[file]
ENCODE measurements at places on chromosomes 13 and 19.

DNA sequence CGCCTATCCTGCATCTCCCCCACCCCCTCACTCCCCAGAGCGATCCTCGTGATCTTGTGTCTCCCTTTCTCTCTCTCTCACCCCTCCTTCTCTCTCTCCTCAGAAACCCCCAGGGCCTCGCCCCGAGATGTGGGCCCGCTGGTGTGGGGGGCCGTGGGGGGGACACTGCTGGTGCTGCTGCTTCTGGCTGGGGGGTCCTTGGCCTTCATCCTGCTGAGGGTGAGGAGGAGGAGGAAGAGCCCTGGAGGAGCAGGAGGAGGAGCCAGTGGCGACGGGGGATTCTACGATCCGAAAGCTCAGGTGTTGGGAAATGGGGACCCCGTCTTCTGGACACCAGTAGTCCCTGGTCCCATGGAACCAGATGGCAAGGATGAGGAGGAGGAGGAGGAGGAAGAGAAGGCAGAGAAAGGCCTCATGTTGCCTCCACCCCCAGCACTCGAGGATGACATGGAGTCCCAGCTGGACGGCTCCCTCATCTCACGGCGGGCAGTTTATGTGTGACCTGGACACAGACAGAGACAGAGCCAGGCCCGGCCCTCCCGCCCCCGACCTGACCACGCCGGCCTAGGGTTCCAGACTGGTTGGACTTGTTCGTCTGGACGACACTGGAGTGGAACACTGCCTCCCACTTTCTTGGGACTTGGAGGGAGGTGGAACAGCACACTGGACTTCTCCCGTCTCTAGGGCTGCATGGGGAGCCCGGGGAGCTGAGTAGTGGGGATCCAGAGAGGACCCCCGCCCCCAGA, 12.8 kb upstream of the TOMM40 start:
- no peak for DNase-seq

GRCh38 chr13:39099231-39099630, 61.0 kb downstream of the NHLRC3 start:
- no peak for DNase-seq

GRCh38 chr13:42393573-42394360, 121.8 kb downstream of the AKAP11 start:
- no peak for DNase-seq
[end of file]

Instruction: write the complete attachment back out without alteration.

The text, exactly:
ENCODE measurements at places on chromosomes 13 and 19.

DNA sequence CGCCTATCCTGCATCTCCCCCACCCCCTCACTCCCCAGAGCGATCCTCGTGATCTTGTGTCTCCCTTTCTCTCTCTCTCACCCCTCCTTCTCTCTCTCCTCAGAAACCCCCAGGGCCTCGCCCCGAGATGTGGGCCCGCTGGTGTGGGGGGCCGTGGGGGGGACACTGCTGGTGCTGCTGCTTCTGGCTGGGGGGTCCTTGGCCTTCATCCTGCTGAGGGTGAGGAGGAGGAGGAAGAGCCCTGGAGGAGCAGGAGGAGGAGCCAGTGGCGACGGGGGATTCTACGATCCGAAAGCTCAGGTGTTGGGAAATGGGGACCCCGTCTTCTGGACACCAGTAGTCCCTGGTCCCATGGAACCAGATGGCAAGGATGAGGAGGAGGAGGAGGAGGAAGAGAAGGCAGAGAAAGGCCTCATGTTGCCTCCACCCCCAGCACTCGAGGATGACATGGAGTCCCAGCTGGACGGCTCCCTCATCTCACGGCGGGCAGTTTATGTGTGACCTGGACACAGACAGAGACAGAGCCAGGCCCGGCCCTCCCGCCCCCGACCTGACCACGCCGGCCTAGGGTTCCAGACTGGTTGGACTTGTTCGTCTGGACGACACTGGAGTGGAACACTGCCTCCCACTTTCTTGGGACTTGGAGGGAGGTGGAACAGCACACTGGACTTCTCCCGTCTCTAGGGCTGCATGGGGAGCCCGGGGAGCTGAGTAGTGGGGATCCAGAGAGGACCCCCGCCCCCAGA, 12.8 kb upstream of the TOMM40 start:
- no peak for DNase-seq

GRCh38 chr13:39099231-39099630, 61.0 kb downstream of the NHLRC3 start:
- no peak for DNase-seq

GRCh38 chr13:42393573-42394360, 121.8 kb downstream of the AKAP11 start:
- no peak for DNase-seq